It ain’t always easy to navigate the Digital Age when your brain developed in the Stone Age. We’re hard-wired to respond to threats—many of which no longer exist. With that in mind, we might be tempted to simplify this post’s title down to “What doesn’t create anxiety in the brain?”
Stressors surround us, but our brain only experiences the stress. So, it can react to a job interview in the same way it would’ve reacted to a predator thousands of years ago. If this reality remains unchecked, it can result in an anxiety disorder. Therefore, it can be very useful to better understand the process.
What Happens in Your Brain When Anxiety Arrives?
Regardless of what causes the anxiety, your brain is designed to respond quickly and sometimes intensely. This is usually called the fight-or-flight reaction, and it causes your heart, for example, to beat faster so:
- Your muscles have extra energy to escape or fight.
- You breathe in more oxygen than usual to support your survival behaviors.
Fight-or-flight also reduces your brain’s attention to intellectual needs. As a warning system of sorts, your emotions get prioritized. This causes you to focus more deeply on the threat. If you wonder why you respond so strongly to something like a first date or giving a public talk, it’s because your brain lumps all of it (including imagined risks) under the category of “potentially life-threatening stress.”
But How Is Anxiety Created in the Brain?
Let’s break it down more technically now. It is believed that an almond-sized part of your brain called the amygdala handles incoming signals and how they are interpreted. If the amygdala identifies what it believes is a threat, it warns the rest of the brain. That’s how the above response is triggered.
If the anxiety response keeps getting triggered, another part of the brain can play a big role in sustaining anxiety. The hippocampus stores risks and dangers as memories. The positive goal of this is to help the person avoid them in the future. The negative side is that repeated anxiety reactions—to real or imagined threats—can cause the hippocampus to be overworked. It can even get smaller as a result.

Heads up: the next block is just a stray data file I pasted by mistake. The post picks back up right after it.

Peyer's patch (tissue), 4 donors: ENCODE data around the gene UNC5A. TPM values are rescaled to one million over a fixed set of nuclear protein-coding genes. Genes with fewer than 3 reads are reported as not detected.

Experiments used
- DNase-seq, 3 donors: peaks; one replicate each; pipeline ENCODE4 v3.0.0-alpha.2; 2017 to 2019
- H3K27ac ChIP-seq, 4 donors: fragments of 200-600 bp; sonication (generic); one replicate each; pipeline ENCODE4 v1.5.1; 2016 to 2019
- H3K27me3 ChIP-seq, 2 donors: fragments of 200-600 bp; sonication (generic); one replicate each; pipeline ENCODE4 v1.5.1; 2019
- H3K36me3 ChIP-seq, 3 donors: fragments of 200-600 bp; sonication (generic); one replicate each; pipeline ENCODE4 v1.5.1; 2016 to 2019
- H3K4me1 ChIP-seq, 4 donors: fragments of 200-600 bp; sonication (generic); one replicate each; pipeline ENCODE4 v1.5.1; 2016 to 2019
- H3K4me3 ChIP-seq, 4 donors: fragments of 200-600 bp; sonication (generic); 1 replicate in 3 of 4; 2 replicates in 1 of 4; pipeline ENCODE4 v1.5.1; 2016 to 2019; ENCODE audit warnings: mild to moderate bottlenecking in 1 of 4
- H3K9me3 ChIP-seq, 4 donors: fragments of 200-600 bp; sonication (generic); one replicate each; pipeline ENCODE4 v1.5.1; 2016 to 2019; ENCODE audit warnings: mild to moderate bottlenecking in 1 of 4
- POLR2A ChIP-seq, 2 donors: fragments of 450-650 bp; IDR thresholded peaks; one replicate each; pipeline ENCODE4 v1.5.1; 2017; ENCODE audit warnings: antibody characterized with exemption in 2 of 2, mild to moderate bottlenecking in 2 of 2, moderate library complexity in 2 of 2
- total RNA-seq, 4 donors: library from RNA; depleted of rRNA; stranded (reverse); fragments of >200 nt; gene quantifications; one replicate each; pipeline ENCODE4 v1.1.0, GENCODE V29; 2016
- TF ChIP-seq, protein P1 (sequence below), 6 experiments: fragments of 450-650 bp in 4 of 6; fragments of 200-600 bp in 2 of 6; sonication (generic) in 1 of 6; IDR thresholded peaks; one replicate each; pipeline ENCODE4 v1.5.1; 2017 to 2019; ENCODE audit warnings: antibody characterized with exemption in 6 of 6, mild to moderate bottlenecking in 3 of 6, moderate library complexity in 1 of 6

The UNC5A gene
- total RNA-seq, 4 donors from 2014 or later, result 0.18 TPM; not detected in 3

So now, the anxiety is stored in fragments and never resolved. An increasing number of events or people can be viewed as “dangerous” by your brain. An anxious cycle kicks off and can lead to long-term disorders.
Long Story Short
- Thanks to the biological design of your brain, it can’t differentiate between real and perceived dangers.
- It is hard-wired to react to possible threats in an extreme manner that can further confuse what is and isn’t a risk to your well-being.
- Chronic triggering of the fight-or-flight response can cause the amygdala and the hippocampus to malfunction, thus creating a cycle in which you get “stuck” in a hyper-vigilant mode.
- At this point, anxiety becomes your default setting, and you are probably dealing with an anxiety disorder.
Anxiety disorders are the most common mental health condition on the planet. They are not the result of you making a mistake or being uniquely flawed. Our brains are doing their best in an environment that is often confusing when we consider when we originally evolved.
If you experience free-floating anxiety, it can be frightening and disheartening. You realize that you have anxious thoughts but can’t pinpoint a cause. As you can see from the above explanations, this is not as unusual as it feels. Fortunately, it can be addressed and managed. There’s no reason for anxiety to rule your life. Your path to recovery begins by contacting me to see how anxiety therapy can help you.